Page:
Below is an excerpt from Hall's Chronicle; an account of the May Day celebrations from 1515. Significantly, the theatrical entertainment is seen to occur spontaneously and in an outdoors setting, although we may assume that there is some level of rehearsal or preparation of the parties involved. It is interesting that the outlaws' den mimics the architecture of a noble household; figuring the reciprocity between the inside and the outside according to such sources as The Eltham Ordinances. Also, Queen Catherine participates in the dramatic dialogue, raising the issue of female involvement in courtly revels.
The kyng and the quene accompanied with many lordes and ladies roade to the high grounde of shoters hil to take the open ayre, and as they passed by the way, they espied a company of tall yomen, clothed all in grene with grene whodes and bowes and arrows, to the number of .ii. C. Then one of them, whiche called hym selfe Robyn hood, came to the kyng, desyring hym to se his men shote, and the kyng was content. Then he whisteled again, and they likewyse shot agayne, their arrowes whisteled by crafte of the head, so that the noyes was straunge and great, and muche pleased the kyng and quene and all the company. All these archers were of the kynges garde and had thus appareled them selves to make solace to the kynge. Then Robyn hood desyred the kyng and Quene to come into the grene wood, and to se how the outlawes lyve. The kyng demaunded of the quene and her ladyes, if they durst adventure to go into the wood with so many outlawes. Then the quene said, that if it pleased hym, she was content, then the hornes blewe tyll they came into the wood under shoters hill, and there was an Arber made of bowes with a hal, and a great chamber and an inner chamber very well made and covered with floures and swete herbes, whiche the kyng muche praised. Then said Robyn hood, Sir, outlawes brekefastes is venyson, and therefore you must be content with such fare as we use. Then the kyng and quene sate doune, and were served with venyson and [w]yne by Robyn hood and his men, to their great contentacion. Then the kyng departed and his company, and Robyn hood and his men them conduicted, and as they were returnyng, there met with them two ladyes in a ryche chariot drawen with .v. horses and every horse had his name on his head, and on every horse sat a lady with her name written. On the first courser called Cawde, sate humidite, or humide. the ii courser called Memeon, roade lady vert. On the .iii. called pheton, sate lady vegetave. On the .iiii. called Rimphon, sate lady pleasaunce. On the .v. called lampace, sate swete odour, and in the Chayre sate the lady May, accompanied with lady Flora, richely appareled, and they saluted the kyng with diverse goodly songes, and so brought hym to Grenewyche. At this Maiying was a greate number of people to beholde to their great solace and confort.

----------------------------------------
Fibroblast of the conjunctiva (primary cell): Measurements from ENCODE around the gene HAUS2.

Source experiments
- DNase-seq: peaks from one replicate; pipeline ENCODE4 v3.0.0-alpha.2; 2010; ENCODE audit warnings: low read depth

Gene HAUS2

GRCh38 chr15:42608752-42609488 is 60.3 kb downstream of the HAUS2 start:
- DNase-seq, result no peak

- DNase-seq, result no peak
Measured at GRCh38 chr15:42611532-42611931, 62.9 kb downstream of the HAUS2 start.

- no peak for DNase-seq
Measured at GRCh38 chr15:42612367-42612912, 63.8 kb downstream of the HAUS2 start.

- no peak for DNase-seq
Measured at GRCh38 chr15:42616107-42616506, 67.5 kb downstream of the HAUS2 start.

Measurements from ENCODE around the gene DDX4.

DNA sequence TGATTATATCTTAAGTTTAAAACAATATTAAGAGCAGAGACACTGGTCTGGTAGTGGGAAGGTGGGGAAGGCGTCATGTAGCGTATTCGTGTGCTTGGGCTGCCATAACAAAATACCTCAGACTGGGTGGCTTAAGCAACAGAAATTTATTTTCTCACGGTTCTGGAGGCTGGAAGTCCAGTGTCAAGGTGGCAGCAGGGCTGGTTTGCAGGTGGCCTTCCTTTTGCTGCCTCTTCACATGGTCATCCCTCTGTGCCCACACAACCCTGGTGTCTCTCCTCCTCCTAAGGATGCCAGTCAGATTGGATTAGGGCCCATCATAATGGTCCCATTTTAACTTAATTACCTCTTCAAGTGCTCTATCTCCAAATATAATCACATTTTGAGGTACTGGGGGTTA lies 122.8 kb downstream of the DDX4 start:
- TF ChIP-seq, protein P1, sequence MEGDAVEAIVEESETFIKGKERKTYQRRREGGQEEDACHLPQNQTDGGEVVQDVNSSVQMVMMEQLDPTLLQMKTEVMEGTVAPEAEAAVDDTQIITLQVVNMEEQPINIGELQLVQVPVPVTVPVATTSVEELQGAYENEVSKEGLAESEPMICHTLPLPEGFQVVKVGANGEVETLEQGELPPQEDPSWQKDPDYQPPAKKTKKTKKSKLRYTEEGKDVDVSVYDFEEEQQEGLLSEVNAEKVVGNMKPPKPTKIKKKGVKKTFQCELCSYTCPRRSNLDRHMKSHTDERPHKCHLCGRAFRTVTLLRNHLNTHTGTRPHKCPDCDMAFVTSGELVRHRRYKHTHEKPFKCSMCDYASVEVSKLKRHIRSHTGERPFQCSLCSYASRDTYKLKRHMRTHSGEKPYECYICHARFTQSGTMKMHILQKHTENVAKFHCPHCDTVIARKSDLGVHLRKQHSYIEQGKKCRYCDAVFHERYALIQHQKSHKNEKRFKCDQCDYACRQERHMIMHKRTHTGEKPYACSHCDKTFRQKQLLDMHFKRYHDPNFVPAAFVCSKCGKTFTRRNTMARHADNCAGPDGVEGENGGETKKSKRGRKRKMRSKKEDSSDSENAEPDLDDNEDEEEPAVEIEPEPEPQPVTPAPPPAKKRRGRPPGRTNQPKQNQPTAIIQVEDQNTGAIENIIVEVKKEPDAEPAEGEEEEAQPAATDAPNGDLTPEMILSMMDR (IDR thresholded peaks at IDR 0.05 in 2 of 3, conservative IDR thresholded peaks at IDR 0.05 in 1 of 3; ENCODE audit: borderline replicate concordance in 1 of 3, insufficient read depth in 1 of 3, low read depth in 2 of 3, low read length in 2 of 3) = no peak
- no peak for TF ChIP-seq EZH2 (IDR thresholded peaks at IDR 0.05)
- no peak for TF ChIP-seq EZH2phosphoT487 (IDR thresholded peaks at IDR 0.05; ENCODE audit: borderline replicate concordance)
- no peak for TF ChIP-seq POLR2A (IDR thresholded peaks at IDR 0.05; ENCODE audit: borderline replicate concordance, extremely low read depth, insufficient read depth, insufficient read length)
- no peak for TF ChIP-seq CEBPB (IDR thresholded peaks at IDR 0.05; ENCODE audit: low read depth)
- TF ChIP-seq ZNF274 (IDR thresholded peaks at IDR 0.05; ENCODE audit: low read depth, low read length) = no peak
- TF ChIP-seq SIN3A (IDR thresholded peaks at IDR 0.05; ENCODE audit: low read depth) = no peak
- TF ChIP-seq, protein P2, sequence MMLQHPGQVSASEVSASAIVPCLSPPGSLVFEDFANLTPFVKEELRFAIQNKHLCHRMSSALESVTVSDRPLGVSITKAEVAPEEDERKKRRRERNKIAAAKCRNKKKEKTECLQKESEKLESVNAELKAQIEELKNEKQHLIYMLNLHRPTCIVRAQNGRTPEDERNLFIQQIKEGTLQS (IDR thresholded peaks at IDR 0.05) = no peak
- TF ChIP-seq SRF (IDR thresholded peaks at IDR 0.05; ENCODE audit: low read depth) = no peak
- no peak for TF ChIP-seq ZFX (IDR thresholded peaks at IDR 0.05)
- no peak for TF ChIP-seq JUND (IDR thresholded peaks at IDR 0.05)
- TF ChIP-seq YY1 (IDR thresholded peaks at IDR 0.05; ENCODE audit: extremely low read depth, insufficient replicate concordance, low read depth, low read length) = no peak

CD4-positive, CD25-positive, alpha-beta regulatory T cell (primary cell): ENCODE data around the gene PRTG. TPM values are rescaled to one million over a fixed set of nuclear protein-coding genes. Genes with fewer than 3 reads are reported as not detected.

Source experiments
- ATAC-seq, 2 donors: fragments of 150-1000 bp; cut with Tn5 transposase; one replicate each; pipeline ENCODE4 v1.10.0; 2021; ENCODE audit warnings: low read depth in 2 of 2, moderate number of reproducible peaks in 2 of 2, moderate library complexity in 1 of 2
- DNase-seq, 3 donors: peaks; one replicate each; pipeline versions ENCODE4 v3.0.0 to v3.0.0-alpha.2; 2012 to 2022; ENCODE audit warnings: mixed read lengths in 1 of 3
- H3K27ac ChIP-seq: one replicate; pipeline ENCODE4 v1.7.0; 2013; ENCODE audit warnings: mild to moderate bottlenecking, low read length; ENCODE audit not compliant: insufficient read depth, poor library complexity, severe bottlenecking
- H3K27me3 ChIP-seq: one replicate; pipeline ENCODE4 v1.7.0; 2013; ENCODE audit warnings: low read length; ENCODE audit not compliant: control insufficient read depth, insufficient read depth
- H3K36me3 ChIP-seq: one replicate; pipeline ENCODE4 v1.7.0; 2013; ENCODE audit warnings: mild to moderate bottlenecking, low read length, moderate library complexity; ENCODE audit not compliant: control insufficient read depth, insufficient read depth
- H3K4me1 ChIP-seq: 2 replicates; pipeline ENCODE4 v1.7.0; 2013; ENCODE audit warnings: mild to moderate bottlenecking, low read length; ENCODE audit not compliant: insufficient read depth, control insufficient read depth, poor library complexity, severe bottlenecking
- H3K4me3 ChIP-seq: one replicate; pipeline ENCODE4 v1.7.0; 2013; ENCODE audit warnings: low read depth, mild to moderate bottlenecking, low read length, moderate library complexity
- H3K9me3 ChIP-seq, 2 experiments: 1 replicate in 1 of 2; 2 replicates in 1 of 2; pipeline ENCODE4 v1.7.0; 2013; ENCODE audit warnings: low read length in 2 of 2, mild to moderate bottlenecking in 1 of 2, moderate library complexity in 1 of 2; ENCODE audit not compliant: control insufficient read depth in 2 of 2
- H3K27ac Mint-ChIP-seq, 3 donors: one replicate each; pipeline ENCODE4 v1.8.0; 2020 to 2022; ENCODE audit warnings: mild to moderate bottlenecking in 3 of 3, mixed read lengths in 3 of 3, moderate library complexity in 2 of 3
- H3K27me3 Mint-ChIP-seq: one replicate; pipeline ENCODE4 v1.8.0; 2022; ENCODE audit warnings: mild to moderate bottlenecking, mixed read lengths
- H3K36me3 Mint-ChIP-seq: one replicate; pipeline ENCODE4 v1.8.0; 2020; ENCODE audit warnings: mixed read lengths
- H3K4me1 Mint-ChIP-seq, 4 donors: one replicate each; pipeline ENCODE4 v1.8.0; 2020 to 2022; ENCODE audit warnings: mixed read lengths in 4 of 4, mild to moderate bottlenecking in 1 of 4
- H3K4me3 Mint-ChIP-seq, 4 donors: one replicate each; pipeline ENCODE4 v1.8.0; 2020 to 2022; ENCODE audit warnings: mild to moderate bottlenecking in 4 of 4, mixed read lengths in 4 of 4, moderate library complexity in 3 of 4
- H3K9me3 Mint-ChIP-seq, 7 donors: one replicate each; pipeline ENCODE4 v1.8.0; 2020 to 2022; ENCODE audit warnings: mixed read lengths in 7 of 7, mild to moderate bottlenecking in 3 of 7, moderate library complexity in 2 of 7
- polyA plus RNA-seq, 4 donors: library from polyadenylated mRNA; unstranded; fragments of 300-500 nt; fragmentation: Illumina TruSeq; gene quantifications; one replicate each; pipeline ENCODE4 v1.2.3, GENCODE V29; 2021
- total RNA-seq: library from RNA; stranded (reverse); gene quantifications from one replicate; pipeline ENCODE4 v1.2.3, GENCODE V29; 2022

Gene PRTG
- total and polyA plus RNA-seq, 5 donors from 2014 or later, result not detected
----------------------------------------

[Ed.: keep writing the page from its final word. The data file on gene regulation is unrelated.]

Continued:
Edward Hall, The Union of the two noble and illustre families of Lancastre and Yorke (London, 1550) sig. k2v-k3r.